The European territorial authorities situated in border areas (cities, regions, provinces, intercommunalities, urban areas and conurbations, etc.) developed numerous networks and cooperative projects with their counterpart authorities located on the other side of the border, which led to the formation of groupings and organisations commonly named “euroregions”. These dynamics were, on the one hand, encouraged by the policies of the Council of Europe in favour of cross-border cooperation (in particular the Madrid Convention in 1981 and its additional protocols) and, on the other hand, they were supported by the financing of the regional policy of the European Union (INTERREG programmes in particular).
In France, eleven regions, out of the twenty two mainland regions, share a border with a foreign country: Belgium, Luxembourg, Germany, Switzerland, Italy, Spain, Andorra and Monaco. The cross-border relations are thus numerous and are often linked to cultural, historic and linguistic reasons that illustrate the evolution of the frontiers between European States through history (Flanders, Alsace-Lorraine, Bavaria, Swiss and Italian Alps, Catalonia, Pyrenees…).
French overseas regions and départments are also involved in cross-border areas, as for example in the transnational programmes of the European Union for the Caribbean Area (French West Indies and Guiana) or for the Indian Ocean Area (Réunion and Mayotte). In 2011, an Inter-Guiana Cultural Festival was jointly organised by French Guiana, Suriname and Guyana, to celebrate the Inter-American year of Culture in Suriname (within the framework of the Organisation of American States).
According to a study on cross-border cultural cooperation (La coopération culturelle transfrontalière. Une étude sur les projets culturels transfrontaliers dans le programme Interreg III A, by Michael Stange, Relais Culture Europe and Mission Opérationnelle Transfrontalière: http://www.espaces-transfrontaliers.org/fileadmin/user_upload/documents/Documents_MOT/Etudes_Publications_MOT/100.etu.coo.mot.etude_cooperation_culture.2005.pdf), in France cultural projects represented 17% of the budget and 15% of the projects within the cross-border programmes INTERREG for 2000-2006. More widely, one study commissioned by the European Commission (Study on the contribution of culture to local and regional development – Evidence from the Structural Funds: http://ec.europa.eu/culture/key-documents/contribution-of-culture-to-local-and-regional-development_en.htm) estimated that the cultural projects represent 6 billion EUR within the whole EU regional policy for 2007-2013, that is 1.7% of the funds allocated to this policy.
We can distinguish three main dimensions in the mobilisation of arts and culture euroregional organisations:
- Historic-heritage-dimension, which refers to common historical and heritage cultural features that can be different from the “national” ones of the State (for instance in the Basque Country, Catalonia, Savoy, Alsace and Lorraine, the Flemish North, County of Nice, etc): touring exhibitions and projects on the common heritage and history, promotion of regional languages and cultures that are shared on both sides of the border.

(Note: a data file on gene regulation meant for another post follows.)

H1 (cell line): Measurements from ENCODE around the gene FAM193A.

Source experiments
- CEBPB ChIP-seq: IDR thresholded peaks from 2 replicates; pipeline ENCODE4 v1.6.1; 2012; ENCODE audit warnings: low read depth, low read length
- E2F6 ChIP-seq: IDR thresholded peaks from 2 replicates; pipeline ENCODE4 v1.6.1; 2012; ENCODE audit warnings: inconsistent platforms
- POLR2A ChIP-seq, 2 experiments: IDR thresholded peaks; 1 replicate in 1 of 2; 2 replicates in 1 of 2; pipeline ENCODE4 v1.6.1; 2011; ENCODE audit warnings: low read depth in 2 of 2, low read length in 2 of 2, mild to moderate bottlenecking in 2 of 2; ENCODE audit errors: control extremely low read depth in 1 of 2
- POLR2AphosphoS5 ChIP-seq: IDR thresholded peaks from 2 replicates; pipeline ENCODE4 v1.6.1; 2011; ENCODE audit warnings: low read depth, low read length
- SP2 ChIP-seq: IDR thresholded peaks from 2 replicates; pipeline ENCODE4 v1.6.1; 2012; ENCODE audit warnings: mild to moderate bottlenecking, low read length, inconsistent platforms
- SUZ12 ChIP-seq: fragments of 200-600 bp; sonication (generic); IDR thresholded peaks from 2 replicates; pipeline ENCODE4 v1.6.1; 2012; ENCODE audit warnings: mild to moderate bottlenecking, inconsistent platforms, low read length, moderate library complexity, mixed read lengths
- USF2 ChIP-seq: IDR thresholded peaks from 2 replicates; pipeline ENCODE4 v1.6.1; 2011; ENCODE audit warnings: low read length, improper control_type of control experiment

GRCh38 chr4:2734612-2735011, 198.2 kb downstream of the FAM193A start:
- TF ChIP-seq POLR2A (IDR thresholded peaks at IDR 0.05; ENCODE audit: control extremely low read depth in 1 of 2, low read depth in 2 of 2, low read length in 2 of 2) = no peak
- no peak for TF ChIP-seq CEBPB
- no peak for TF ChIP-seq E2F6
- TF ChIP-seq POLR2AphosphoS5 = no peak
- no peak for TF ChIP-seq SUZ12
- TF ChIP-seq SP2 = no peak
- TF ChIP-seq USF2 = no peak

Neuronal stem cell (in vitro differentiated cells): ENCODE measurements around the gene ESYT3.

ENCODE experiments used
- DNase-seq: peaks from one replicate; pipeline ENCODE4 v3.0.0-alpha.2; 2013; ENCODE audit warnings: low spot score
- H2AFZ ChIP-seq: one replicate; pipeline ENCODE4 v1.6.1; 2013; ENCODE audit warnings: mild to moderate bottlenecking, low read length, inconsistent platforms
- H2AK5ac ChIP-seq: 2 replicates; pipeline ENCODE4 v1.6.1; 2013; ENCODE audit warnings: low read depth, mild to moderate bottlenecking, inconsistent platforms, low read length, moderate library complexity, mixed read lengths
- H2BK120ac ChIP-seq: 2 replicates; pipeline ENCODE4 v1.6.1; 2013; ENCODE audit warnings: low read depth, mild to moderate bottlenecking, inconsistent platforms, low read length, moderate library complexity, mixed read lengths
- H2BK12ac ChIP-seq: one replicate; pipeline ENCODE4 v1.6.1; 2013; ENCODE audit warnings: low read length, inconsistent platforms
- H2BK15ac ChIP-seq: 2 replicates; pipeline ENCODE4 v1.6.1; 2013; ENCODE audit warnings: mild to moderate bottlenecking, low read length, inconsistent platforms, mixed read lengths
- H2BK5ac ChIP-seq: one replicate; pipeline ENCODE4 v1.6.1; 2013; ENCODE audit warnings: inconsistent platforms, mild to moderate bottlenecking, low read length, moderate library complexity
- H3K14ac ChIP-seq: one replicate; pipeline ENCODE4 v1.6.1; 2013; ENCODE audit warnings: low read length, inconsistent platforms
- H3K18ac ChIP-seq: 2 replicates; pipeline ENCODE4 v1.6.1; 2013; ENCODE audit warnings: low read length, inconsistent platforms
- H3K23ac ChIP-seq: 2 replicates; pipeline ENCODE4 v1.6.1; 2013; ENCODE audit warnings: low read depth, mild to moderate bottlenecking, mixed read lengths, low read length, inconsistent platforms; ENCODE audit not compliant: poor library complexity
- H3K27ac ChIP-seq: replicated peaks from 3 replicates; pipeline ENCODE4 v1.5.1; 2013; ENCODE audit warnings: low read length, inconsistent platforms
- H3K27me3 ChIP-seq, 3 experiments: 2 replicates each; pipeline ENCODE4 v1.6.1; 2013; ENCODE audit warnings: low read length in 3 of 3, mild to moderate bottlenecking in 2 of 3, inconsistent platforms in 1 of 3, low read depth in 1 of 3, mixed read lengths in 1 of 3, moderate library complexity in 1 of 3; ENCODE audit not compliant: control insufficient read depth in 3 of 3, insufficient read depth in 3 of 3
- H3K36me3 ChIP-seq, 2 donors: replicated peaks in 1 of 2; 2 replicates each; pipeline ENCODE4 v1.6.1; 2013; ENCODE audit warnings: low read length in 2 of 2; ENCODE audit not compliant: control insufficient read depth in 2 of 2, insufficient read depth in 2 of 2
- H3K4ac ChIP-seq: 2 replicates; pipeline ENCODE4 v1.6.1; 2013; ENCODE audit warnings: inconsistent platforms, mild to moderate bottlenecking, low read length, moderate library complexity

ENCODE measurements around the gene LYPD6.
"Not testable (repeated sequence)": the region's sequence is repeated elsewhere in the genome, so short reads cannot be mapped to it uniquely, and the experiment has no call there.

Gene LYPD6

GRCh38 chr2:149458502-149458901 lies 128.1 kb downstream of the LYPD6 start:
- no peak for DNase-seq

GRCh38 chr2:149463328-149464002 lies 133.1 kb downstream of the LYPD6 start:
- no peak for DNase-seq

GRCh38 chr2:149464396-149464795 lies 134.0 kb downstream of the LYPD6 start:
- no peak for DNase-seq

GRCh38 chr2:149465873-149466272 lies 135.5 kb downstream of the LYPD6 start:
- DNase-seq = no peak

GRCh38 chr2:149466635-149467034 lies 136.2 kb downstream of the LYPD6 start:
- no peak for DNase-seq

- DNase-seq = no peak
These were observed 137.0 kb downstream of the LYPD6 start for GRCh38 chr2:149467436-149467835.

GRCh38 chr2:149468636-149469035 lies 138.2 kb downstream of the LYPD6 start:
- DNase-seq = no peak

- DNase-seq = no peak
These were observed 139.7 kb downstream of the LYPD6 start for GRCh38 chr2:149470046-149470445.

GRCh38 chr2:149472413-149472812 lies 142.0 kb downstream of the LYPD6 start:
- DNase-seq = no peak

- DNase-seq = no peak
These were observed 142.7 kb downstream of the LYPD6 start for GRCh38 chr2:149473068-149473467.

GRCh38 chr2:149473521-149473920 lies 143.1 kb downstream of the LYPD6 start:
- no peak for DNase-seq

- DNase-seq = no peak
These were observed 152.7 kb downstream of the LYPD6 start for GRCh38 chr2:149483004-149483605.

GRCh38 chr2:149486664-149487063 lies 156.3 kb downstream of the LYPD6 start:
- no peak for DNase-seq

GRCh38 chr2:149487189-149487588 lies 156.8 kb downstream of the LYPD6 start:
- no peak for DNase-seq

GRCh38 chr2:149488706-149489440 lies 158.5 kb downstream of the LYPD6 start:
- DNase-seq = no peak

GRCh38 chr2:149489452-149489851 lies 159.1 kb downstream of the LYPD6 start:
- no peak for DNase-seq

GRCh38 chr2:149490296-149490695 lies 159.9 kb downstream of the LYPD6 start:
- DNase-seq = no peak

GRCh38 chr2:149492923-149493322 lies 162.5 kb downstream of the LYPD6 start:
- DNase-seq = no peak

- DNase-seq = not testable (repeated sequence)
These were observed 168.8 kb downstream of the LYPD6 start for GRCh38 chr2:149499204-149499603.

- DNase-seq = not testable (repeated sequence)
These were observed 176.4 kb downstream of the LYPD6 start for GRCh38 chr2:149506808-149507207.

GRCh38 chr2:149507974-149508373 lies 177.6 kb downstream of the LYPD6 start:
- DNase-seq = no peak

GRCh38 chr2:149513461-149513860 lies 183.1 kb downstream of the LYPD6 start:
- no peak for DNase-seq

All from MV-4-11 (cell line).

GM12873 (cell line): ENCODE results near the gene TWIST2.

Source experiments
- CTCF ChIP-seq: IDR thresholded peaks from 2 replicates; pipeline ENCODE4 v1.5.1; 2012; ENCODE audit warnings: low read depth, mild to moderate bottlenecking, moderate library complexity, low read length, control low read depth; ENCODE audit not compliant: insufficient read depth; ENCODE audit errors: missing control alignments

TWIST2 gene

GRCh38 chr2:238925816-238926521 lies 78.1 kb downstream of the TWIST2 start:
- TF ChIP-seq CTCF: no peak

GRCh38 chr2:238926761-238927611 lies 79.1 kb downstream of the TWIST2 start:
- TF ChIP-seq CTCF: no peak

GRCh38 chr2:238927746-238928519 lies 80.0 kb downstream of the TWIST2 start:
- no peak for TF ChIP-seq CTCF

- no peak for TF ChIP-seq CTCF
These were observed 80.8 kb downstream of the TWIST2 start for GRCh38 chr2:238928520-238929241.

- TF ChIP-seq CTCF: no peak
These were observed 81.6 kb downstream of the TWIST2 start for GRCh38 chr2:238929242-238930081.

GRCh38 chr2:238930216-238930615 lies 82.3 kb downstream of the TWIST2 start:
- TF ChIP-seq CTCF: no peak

- Event-dimension, in the perspective of territorial marketing. The cross-border events can be diverse, with in particular festivals: literary festival along the Jura mountains border, festival of the Romantic routes and cross-border Paminale Festival in the Upper Rhine, dance festival in the Basque Eurocity Bayonne-San Sebastian, festival Transphotographiques on the French-Belgian border, and collaboration between festivals in Girona and Perpignan on the French-Spanish border. Other types of events are literary or artistic prizes, or occasional events: concerts, exhibitions, and all sorts of cultural operations that allow for the communication and promotion of the euroregional partnership.
- Networking-dimension, which refers both to the constitution of professional and sectorial networks strictly speaking and, more generally, to the networking between authorities, institutions and audiences: official cultural declaration and conferences in the euroregion of the Upper Rhine; artistic residences and tours; structures and places such as the cross-border park Pamina-Rhine, the cross-border École du spectateur between France and Belgium, the cross-border dance studio of Biarritz, the Orchestra of Grande Région, Youth Orchestra of the Catalan countries, and, also, cross-border cultural routes. Networking tools exist like cross-border passes for museums or libraries (Upper-Rhine museum pass for example), digital platforms and web sites (site LEAD-Linked Euroregion Arts Development between Kent, Nord-Pas-de-Calais and Belgian regions), and common cultural guides. There are also cross-border television programmes, such as those that were developed by France 3 since the 1980s in the regions Alsace and Lorraine, Aquitaine and Poitou-Charentes, Brittany and Pays de Loire, Nord-Pas-de-Calais.
For the period 2007-2013, territorial cooperation became a mainstream objective of EU regional policy and benefited from an increased budget. A legal status was created in 2006 in EU law to allow a better structuring of partnerships in a common and single entity, and a stabilisation of the cooperation: the status of European Grouping of Territorial Cooperation (EGTC). The Council of Europe launched a similar instrument in 2009 in the third additional protocol of the Madrid Convention: the Euroregional Cooperation Grouping (ECG).
Several euroregions illustrate a certain impact of these evolutions on cross-border cultural cooperation. Since its creation in 2004, the euroregion Pyrenées-Méditerranée on the French-Spanish eastern border placed cultural and artistic initiatives in its main lines of action: launching of specific calls for projects, creation of an internet cultural portal, support to cultural networks and routes, adoption of the status of EGCT, which allowed for mutualisation of the budget of the cross-border cultural projects. The Grande Région (Greater Region), that comprises the great-duchy of Luxembourg, the French region Lorraine, the German Länder of Rhineland-Palatinate and Saar, and the Belgian federal entities of Wallonia, was fully associated with the city of Luxembourg as European Capital of Culture in 2007. It became the first cross-border European cultural capital and in 2008, the members of the euroregion decided to create a specific and permanent body dedicated to cultural cooperation: the Espace culturel Grande Région. The emerging euroregions Alpes-Méditerranée (French-Italian border) and Aquitaine-Euskadi (Western French-Spanish borders), emphasise cultural policy in their projects of cooperation.